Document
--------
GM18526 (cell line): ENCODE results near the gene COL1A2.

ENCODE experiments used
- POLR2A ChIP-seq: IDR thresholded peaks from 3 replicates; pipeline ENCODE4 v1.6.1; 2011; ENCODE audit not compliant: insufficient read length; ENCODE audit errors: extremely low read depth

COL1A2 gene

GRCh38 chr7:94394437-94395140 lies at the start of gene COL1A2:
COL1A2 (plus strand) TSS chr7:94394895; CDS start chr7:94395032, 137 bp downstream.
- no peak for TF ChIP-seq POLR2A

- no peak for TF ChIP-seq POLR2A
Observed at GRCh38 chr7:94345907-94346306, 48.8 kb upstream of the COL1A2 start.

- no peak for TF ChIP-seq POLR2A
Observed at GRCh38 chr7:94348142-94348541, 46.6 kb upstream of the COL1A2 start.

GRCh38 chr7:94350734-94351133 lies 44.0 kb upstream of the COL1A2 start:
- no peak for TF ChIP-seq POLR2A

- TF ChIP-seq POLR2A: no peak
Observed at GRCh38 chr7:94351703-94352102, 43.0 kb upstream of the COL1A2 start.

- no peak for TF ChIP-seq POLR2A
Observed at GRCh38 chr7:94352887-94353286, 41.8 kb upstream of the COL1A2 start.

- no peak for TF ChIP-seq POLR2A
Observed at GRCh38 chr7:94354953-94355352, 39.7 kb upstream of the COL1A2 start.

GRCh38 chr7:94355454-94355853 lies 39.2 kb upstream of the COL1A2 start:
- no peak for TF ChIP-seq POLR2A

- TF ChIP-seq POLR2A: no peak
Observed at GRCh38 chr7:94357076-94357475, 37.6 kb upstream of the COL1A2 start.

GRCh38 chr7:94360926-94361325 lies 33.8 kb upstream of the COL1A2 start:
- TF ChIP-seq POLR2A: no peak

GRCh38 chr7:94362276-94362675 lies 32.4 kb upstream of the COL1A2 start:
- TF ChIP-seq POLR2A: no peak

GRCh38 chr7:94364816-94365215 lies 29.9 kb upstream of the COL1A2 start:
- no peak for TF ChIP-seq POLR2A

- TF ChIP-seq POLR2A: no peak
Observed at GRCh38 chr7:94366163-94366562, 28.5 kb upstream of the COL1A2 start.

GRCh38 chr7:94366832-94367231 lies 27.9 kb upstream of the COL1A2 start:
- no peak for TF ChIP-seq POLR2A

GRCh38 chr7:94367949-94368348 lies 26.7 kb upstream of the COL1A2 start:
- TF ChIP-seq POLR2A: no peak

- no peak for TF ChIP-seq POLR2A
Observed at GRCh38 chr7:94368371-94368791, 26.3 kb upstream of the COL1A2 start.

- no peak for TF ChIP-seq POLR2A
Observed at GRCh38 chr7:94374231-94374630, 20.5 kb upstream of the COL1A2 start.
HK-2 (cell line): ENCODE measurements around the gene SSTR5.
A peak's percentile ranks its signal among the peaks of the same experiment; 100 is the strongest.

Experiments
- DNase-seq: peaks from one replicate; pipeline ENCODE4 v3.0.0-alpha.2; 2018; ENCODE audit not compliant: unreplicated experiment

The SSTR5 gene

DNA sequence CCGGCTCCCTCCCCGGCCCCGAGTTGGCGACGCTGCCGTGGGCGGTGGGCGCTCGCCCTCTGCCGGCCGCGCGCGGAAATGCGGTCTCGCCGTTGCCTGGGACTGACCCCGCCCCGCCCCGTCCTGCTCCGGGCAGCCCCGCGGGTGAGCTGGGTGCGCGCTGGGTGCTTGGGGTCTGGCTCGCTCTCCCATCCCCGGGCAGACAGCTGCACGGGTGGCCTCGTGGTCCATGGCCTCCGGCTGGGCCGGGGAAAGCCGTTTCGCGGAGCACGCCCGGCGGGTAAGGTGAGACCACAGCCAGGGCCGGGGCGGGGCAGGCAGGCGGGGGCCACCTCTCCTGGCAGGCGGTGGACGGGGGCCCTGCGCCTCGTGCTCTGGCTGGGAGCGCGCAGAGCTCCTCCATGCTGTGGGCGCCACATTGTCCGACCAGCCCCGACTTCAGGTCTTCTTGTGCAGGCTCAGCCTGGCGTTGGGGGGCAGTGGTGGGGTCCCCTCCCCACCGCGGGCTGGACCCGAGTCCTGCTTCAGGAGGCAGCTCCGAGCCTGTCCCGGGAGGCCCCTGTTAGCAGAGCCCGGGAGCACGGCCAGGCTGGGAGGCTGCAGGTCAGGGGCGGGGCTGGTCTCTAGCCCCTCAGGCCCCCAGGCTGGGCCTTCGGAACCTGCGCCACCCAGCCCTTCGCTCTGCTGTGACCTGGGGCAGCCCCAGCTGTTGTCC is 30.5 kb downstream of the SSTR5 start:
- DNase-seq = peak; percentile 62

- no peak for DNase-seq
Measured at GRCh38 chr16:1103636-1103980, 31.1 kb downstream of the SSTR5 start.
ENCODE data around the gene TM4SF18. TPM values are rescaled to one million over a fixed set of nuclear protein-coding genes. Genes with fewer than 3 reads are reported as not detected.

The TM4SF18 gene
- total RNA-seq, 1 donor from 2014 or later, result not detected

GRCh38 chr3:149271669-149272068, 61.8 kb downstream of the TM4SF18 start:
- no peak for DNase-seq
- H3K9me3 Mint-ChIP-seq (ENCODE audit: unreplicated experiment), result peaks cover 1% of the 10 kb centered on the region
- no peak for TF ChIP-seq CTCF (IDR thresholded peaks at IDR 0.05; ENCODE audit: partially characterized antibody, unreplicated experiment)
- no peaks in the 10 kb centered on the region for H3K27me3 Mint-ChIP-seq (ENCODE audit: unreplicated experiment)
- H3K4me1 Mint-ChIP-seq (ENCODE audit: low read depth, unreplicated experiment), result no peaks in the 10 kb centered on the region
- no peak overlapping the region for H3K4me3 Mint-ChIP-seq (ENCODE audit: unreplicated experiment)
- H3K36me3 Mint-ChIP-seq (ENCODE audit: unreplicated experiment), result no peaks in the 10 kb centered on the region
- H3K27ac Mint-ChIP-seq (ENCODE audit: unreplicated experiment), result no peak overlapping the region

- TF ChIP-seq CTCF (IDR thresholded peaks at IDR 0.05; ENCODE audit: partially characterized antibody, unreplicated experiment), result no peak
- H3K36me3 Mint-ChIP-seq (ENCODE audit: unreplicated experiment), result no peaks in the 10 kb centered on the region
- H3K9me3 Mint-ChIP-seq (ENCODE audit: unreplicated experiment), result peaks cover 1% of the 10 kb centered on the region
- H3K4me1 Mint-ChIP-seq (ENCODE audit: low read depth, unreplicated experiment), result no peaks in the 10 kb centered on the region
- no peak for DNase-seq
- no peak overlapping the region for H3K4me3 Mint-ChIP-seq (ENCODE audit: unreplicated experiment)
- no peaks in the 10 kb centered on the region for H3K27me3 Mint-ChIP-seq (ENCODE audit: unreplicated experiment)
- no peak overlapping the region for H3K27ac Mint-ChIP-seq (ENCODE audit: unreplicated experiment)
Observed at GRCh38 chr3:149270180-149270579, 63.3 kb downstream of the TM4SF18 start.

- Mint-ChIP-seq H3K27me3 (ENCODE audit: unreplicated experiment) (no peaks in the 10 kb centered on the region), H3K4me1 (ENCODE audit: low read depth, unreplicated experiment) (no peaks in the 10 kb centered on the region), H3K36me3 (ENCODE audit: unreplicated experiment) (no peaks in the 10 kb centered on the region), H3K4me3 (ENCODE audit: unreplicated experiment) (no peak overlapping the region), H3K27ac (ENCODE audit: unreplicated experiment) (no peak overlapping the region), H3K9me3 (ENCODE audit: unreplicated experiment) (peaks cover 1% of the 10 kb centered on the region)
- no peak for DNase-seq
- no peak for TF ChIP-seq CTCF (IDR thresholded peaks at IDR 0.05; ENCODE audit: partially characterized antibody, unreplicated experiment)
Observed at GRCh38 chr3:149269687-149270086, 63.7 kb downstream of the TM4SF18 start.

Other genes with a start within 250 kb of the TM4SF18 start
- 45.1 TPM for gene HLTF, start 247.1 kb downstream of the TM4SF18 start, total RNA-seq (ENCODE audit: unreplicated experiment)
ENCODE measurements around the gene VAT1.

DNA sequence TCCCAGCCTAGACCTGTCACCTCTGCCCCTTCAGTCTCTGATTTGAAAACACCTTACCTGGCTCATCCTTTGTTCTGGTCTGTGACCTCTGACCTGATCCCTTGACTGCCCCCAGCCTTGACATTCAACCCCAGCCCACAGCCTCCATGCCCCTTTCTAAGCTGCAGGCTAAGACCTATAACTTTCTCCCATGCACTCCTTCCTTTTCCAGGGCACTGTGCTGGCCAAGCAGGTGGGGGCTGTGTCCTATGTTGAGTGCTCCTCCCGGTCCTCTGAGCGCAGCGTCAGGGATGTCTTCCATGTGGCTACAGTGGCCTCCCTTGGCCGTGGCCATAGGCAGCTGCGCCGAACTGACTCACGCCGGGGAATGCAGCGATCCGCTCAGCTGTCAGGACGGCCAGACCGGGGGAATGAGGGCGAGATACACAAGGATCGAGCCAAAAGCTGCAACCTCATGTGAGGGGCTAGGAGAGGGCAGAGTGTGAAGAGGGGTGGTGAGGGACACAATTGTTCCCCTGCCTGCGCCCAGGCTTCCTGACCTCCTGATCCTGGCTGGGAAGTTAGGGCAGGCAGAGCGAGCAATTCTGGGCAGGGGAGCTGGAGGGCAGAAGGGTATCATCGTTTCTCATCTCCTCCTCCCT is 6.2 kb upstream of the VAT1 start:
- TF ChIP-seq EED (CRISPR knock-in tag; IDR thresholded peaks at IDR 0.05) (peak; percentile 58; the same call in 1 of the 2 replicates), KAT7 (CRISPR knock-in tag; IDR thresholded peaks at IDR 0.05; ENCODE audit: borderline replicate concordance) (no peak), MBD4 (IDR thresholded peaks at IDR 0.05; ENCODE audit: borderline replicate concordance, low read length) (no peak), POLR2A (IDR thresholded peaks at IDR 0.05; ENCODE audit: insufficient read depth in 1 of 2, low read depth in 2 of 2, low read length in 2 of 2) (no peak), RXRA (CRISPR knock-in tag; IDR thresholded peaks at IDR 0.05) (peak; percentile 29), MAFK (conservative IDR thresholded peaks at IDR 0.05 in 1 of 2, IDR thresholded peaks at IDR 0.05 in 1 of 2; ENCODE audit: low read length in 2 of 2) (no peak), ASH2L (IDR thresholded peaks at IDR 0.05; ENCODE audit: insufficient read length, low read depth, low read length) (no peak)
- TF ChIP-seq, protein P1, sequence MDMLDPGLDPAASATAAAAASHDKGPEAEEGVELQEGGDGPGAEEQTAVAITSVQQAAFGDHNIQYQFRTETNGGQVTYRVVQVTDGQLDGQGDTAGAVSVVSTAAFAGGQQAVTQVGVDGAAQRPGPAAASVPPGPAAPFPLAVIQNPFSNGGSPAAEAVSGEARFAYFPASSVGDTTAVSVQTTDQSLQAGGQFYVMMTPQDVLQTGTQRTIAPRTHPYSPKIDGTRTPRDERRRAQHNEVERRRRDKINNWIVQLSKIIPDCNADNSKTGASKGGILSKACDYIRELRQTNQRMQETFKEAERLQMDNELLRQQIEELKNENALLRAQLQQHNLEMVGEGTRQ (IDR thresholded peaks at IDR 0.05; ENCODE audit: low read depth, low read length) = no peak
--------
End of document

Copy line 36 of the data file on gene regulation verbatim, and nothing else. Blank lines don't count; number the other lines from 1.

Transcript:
- no peak for TF ChIP-seq POLR2A